For those who want a more comfortable office wardrobe without worrying they’ll get dinged for looking unprofessional, an alternative may lie in what Ford refers to “stylized, high-status athleisure,” such as cashmere hoodies or unstructured blazers made of sweatshirt material. This kind of outfit became popular during the pandemic as workers negotiated two somewhat contradictory sets of expectations, says Ford.

“I think that we’ve got an ethos in our society that people should be real and authentic and practical,” he says. “And so wearing a suit while you’re on Zoom, and everyone knows you’re in your living room, seems contrived, and that’s not good. But at the same time, you need to look professional.” Elevated athleisure, then, is a way to signal one’s status as a grownup, as opposed to a kid who stayed up too late playing Fortnite.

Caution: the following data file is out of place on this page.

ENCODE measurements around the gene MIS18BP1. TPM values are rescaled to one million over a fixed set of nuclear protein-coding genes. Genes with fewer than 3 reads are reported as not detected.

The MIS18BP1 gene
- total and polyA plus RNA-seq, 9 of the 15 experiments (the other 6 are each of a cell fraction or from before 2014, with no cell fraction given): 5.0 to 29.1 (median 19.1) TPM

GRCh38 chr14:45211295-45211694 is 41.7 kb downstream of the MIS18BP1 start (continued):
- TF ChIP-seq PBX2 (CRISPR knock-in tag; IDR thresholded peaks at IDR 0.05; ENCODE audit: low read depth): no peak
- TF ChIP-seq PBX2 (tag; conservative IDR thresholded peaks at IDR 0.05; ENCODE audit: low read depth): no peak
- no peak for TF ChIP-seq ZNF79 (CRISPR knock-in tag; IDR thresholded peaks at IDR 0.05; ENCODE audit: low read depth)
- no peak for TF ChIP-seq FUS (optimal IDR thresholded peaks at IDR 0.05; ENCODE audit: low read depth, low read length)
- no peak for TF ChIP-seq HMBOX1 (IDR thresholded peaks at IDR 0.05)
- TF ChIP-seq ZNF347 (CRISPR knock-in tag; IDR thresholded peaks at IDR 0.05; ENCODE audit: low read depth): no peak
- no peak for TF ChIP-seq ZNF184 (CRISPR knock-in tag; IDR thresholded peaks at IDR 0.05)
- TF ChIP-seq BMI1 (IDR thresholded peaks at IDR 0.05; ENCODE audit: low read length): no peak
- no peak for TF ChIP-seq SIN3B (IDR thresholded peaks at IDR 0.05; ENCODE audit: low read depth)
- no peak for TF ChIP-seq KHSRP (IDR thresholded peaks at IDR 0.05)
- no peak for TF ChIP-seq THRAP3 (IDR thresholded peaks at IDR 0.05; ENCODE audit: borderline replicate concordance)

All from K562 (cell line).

Ford predicts that stylized athleisure will migrate with workers back to the office. It’s a versatile look, befitting schedules that may involve working from home a few days a week and commuting into the office the rest of the time. “It’ll just get associated with professionalism because it seems natural on Zoom,” he says.

“Clothing is armor”

The future of office wear for women also might look a lot like the “Power Casual” line from MM LaFleur: stretchy pants, loose jacket-cardigan mashups known as “jardigans,” cotton tops, and T-shirt dresses. The category, launched in 2018 to cater to women in tech who wanted an alternative to the male-dominated Silicon Valley uniform of hoodies and jeans, made up about 30% of MM LaFleur’s sales pre-pandemic, says LaFleur. During the pandemic, that figure rose to 60%.